Browse results

You are looking at 1 - 10 of 16,491 items for :

  • Religious Studies x
  • Theology and World Christianity x
  • Access: All x
  • Search level: Chapters/Articles x
Clear All
Author:

Abstract

In 1894 Germain Morin identified a collection of 31 Pseudo-Chrysostomic sermons as the work of a single late antique Latin author. Although widely read in the Middle Ages, there is still little consensus about where or when this author wrote. Morin himself originally proposed sixth-century Naples, Adalbert de Vogüé noticed parallels with the Rule of the Master, and, most recently, Jean-Paul Bouhot and Francois Leroy have argued for fifth-century North Africa. This paper explores the collection’s contextual clues, pre-baptismal liturgy, and anti-Arian and anti-Pelagian theology to make a case for considering it the product of clerical circles within Ostrogothic Rome. The author may have been writing during the Second Semi-Pelagian Controversy (519–529 CE), perhaps in direct dialogue with Fulgentius of Ruspe. He displays an attitude towards human free will that is surprisingly similar to Boethius’s and may have been a member of the circles of Boethius, Proba, and the deacon John in the early 520s.

In: Vigiliae Christianae
Free access
In: Journal of Chinese Theology
Author:

Abstract

This essay offers a comparative analysis of aspects of classical Chinese philosophy with those of Reformational (Neo-Calvinist) philosophy. Such aspects form a shared root in prioritizing temporal experience (over abstract reasoning) and conceptualizing the entirety of reality as contingent and relationally dependent. At the same time, however, what marks the divergence between the two philosophies is the underlying assumptions as to what this integral reality points toward – a directionality that is critical to meaning and being. For classical Chinese philosophy, the source and meaning of reality is found within reality itself, not beyond it, construing such reality not as independent and self-contained but necessary and sufficient. This conflicts with the notion of reality as contingent and dependent. From a Reformational perspective, on the other hand, reality (i.e., all of creation) is constituted as it stands in relation to an independent and necessary Creator. The crux of Reformational philosophy is that the origin and meaning of all reality must point outside of itself to its origin in God.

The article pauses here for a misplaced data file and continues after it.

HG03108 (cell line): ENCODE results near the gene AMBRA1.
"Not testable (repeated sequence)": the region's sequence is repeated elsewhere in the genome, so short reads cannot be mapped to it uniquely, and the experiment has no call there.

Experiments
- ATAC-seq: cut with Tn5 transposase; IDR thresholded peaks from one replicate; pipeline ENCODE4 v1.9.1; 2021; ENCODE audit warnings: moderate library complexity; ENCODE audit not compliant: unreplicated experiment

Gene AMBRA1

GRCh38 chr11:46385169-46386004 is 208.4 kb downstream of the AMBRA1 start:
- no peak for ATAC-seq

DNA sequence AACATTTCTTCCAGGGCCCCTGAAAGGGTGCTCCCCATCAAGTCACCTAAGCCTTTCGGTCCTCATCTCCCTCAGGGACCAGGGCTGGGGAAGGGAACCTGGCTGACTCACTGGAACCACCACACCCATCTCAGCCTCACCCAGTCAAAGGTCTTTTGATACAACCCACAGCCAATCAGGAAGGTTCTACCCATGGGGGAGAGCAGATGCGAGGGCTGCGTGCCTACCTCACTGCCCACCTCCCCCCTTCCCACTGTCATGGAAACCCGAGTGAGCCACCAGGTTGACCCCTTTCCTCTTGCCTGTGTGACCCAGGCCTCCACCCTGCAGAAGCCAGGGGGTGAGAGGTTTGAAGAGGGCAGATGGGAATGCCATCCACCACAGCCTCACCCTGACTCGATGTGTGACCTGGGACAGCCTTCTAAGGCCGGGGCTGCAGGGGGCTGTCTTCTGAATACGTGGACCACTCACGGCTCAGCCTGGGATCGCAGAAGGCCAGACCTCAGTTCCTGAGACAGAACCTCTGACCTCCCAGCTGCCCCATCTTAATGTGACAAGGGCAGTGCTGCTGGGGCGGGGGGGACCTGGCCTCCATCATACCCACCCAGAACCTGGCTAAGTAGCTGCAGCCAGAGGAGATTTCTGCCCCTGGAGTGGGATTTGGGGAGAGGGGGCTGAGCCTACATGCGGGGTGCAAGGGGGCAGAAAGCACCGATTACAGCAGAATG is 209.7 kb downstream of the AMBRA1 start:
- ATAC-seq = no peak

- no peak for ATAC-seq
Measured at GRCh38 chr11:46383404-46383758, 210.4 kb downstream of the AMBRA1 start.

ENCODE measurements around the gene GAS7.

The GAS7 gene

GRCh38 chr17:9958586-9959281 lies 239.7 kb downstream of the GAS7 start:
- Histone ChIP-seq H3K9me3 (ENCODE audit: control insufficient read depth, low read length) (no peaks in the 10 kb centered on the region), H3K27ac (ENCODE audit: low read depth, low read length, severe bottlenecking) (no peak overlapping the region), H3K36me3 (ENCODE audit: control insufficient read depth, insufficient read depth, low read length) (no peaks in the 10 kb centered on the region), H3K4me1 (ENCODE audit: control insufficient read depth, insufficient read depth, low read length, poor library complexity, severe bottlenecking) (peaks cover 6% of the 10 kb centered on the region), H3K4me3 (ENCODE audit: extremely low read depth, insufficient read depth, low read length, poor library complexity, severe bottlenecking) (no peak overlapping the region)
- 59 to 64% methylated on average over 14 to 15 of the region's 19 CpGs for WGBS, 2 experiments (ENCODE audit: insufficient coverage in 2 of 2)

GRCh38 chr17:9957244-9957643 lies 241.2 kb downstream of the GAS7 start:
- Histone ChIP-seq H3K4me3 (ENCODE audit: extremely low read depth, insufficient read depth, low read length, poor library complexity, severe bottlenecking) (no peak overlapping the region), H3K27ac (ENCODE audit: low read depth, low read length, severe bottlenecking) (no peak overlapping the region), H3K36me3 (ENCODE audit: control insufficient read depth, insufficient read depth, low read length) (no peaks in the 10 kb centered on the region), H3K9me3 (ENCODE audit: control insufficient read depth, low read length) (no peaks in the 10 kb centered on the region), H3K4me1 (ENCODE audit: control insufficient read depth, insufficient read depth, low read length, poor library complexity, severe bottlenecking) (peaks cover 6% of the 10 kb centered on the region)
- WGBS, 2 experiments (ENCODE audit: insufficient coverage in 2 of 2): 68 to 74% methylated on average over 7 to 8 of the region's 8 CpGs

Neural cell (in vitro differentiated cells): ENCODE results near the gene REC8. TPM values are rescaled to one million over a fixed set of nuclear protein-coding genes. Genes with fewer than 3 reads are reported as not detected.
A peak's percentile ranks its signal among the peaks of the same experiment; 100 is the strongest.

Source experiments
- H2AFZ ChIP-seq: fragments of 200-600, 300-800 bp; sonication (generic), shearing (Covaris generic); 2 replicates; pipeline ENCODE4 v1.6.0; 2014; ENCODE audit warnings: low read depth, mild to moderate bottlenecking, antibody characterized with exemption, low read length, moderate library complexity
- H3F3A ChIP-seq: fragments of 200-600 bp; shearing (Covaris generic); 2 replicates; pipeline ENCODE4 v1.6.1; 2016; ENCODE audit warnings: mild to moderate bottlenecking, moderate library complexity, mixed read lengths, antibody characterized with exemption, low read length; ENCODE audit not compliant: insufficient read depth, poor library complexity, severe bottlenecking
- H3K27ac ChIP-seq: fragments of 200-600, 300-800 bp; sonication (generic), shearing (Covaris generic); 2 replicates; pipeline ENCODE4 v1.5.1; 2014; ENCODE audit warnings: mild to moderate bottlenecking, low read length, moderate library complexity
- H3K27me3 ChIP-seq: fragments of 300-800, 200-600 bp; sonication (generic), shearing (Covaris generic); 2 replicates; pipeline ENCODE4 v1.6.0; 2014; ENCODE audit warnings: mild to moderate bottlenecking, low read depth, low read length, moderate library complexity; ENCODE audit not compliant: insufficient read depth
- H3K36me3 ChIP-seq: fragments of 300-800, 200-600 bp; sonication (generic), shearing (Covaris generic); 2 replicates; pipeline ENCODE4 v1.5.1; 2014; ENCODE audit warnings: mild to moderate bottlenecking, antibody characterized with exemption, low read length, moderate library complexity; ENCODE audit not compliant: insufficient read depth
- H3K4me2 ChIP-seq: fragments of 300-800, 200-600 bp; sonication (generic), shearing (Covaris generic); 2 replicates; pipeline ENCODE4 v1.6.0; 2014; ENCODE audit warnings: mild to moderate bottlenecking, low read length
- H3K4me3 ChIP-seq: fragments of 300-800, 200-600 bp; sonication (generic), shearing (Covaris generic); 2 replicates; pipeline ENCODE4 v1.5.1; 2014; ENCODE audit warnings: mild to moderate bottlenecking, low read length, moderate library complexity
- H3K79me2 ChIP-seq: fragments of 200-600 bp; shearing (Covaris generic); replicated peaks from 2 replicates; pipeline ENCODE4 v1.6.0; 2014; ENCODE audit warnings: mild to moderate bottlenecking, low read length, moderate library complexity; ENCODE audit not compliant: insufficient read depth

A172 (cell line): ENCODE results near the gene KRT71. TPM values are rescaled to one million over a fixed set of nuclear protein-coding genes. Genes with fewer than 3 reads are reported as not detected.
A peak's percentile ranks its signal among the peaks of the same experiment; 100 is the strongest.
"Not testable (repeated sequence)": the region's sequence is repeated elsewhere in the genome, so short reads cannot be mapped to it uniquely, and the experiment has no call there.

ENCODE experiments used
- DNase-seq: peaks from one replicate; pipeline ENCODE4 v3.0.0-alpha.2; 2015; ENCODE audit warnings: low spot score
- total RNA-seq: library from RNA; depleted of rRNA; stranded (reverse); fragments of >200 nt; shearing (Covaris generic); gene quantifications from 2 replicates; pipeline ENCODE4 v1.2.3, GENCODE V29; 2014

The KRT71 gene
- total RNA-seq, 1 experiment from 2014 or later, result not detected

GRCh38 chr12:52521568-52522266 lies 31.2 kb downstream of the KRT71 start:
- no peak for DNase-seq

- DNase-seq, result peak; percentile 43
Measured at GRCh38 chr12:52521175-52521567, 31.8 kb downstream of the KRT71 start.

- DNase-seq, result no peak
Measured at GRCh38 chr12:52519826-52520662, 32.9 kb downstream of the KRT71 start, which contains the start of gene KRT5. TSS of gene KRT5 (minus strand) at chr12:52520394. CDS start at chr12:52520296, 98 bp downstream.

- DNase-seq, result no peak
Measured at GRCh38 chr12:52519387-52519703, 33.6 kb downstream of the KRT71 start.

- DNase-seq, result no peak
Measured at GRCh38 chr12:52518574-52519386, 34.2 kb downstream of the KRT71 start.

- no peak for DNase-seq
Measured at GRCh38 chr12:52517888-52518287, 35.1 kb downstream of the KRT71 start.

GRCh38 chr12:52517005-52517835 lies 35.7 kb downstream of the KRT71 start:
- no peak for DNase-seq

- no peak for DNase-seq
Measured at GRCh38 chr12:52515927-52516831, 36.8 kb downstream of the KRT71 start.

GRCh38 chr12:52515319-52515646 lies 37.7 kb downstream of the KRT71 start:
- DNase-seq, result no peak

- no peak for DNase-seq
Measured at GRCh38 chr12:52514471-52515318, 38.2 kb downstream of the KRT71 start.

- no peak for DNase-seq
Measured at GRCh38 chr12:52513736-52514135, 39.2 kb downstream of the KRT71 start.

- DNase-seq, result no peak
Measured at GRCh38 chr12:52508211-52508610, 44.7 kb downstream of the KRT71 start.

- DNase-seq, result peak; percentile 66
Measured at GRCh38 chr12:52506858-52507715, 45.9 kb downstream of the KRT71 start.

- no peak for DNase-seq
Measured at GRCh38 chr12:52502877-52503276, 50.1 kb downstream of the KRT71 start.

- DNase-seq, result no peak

In: Journal of Chinese Theology
In: Journal of Chinese Theology

Abstract

Theology and philosophy are strange bedfellows: although they share many similar interests and constantly influence each other, their relationship is fraught with suspicion or even enmity. This problem is especially acute for those who want to harmonize their commitment to sola Scriptura with the use of philosophy in their theology. Drawing insights from Herman Bavinck’s Neo-Calvinist worldview, I argue that this apparent competition is mainly caused by the failure to recognize the organic unity between both disciplines. Without theology, all disciplines would be meaningless, but without philosophy, all disciplines would be unintelligible. Portraying the harmony between theology and philosophy depends on the success of locating the difference and relationship between the universality of theology and that of philosophy. Further, the organicity that suffuses all things and affirms the primacy of special revelation reflects the Neo-Calvinist belief in both sola Scriptura and the sacredness of all vocations.